★★★☆☆ Difficult / Fountain Hills
A grinding slog, up a patchwork road, leads to one of the McDowell Mountains highest peaks. Climbing the less populous, east side of the range, the Thompson Peak Hiking Trail veers off Dixie Mine Trail to a relentless climb, followed by outstanding 360° views! azutopia.com
TRAILHEAD: 14425 East Golden EAgle Boulevard, fountain hills • DIFFICULTY: difficult • DISTANCE: 5 MILEs (including access trail) (10 miles rt) • APPROX. TIME: 5 – 6.5 HOURS rt • starting elevation: 2,100′ • ELEVATION GAIN: 1,882′ • APPROX. CALORIES BURNED: 630 – 715 • BEST TIME OF YEAR: OCT. – april • PETS: YES • KID FRIENDLY: no • FACILITIES: YES • FEES: $2 day use
Access via Dixie Mine Trail
The Thompson Peak Hiking Trail is most easily accessed via Dixie Mine Hiking Trail (see map). To reach this trailhead, park at the lot just outside the Golden Eagle Private Community. A quick, half-mile walk through the neighborhood leads to the trailhead, and the box for depositing the required $2 Day Use Fee.
As soon as boots hit trail, the Dixie Mine Hiking Trail transforms into something wonderfully remote. Traversing a wide natural expanse, between the McDowell and Four Peak Mountain Ranges, it’s framed by gently rolling hills, tall saguaros and dramatic, granite topped crests.
Thompson Peak, with it’s high satellite towers, points skywards behind yellow-gold boulders. And long views over Four Peaks Wilderness spread out to the east.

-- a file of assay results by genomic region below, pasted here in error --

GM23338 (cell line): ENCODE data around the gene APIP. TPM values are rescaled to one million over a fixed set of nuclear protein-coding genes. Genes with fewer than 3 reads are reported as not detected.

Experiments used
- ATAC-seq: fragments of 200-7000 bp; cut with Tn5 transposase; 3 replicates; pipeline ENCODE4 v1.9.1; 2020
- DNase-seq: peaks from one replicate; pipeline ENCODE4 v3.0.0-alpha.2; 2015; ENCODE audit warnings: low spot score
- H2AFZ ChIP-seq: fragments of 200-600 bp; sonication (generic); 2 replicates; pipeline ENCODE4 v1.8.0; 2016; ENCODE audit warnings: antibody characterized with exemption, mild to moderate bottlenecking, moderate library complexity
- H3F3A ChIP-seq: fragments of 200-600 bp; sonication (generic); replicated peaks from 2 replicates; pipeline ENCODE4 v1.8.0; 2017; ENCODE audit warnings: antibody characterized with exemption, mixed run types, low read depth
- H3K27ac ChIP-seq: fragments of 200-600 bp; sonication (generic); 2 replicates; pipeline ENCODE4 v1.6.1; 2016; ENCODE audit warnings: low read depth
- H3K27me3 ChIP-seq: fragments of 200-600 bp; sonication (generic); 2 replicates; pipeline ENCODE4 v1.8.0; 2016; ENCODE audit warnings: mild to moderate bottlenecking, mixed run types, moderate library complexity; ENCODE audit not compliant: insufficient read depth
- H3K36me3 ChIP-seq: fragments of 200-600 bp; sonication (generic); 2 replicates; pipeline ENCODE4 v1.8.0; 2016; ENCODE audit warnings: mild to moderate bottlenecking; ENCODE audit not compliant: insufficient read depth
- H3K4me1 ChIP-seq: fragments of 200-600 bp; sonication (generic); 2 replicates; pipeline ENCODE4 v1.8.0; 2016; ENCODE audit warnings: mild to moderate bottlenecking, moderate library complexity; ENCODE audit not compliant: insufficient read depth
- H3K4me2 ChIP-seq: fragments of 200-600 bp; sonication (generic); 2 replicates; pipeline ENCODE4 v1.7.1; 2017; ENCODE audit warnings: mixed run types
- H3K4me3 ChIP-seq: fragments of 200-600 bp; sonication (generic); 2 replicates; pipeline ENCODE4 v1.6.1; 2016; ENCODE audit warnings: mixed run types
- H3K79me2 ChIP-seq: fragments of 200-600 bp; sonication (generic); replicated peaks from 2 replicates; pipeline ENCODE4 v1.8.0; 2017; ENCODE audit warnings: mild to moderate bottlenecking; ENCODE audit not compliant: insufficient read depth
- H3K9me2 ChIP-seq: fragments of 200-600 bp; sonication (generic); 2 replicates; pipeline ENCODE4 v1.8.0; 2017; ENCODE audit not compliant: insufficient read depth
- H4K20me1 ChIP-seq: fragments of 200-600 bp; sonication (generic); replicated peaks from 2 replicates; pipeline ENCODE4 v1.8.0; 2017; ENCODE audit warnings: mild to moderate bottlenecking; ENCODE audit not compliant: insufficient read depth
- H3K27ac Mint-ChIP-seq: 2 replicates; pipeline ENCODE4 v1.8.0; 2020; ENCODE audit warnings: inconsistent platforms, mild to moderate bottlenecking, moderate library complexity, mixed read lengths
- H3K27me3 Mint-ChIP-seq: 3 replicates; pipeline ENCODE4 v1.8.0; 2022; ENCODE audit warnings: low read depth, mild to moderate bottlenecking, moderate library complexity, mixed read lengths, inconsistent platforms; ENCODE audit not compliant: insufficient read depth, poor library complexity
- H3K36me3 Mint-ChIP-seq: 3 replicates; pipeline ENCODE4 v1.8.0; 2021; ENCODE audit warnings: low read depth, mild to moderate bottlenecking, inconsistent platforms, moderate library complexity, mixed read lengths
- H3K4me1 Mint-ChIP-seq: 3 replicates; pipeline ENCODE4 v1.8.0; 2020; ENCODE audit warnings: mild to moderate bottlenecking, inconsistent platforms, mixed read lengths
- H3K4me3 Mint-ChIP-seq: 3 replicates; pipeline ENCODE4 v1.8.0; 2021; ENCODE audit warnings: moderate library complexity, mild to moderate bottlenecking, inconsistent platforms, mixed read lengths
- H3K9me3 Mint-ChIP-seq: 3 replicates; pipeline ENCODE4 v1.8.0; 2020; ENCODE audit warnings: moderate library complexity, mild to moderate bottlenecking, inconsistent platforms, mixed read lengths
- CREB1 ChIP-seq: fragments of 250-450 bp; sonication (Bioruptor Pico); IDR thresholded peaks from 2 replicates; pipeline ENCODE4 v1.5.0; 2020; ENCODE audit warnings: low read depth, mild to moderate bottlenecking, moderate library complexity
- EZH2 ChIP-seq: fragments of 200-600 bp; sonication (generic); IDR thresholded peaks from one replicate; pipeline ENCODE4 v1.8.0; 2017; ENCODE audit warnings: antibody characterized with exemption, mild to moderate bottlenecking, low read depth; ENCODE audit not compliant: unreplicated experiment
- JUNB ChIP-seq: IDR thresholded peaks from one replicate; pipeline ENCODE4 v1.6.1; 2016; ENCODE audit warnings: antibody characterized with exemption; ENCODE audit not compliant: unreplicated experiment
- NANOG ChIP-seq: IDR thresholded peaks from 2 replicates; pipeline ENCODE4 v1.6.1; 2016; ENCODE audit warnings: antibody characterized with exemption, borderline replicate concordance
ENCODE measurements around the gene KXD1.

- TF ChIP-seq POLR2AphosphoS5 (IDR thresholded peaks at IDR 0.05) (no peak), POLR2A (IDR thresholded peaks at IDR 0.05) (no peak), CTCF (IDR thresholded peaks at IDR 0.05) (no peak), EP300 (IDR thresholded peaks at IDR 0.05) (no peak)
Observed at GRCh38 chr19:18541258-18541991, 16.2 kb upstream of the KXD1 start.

After a pleasantly-rolling, 2-mile jaunt, the old Dixie Mine protrudes from a hillside. A T-intersection marks the start of the Thompson Peak Hiking Trail. Thompson veers to the left, while the Dixie Mountain Trail swings right.
Thompson Peak Hiking Trail
The Thompson Peak Hiking Trail now heads straight towards the mountains. It follows a bumpy, rock and gravel service road. The first mile is an easy approach. Pretty arroyos and craggy foothills line the path. While the steep road, cutting straight up the slope, is visible directly ahead. Sparkling satellite towers mark the final destination.
Now the climb starts in earnest! The next 3/4-mile is a grinding slog. It starts with a 30-35° climb up a loose rock and dirt hill, followed by an equally steep ascent up a patchwork cement road. There are no breaks in this section (making it hard to remember what perpendicular feels like).
At last the trail levels out a bit, as it cuts across the side of the mountain. A couple of high passes serve up excellent views at the start and end of this 0.45-mile leg. Fountain Hills, Scottsdale, Phoenix, Camelback, Piestewa and even the White Tanks Mountains spread out below.
Take a deep breath because the Thompson Peak Trail now kicks it up again for the final stretch. The hike’s last quarter-mile curves up and around the mountaintop at an even steeper angle! It’s a whopping 37° as the soaring satellite towers come into view. But oh it is worth it! At the top, amazing 360° views fan out in every direction. And birds glide on the breezes below the peak. Take a well deserved break and then head back the way you came.
Total Nerdery Although Thompson Peak may look like the highest peak in the McDowell Mountain Range, it is actually 52′ shorter than the highest peak, East End.
Resources Click here to download a trail map
Directions From the intersection of I-17 and Shea Blvd. (in Scottsdale), head west on Shea Blvd. and drive 7.85 miles to N. Palisades Blvd. Turn left / north onto N. Palisades Blvd. and continue 1.55 miles to Sunridge Drive. Turn left / north onto Sunridge Dr. and drive 2.7 miles to East Golden Eagle Blvd. Turn left / west onto E. Golden Eagle Blvd. and drive 0.45 miles to the trailhead parking area, on the left side of the road.
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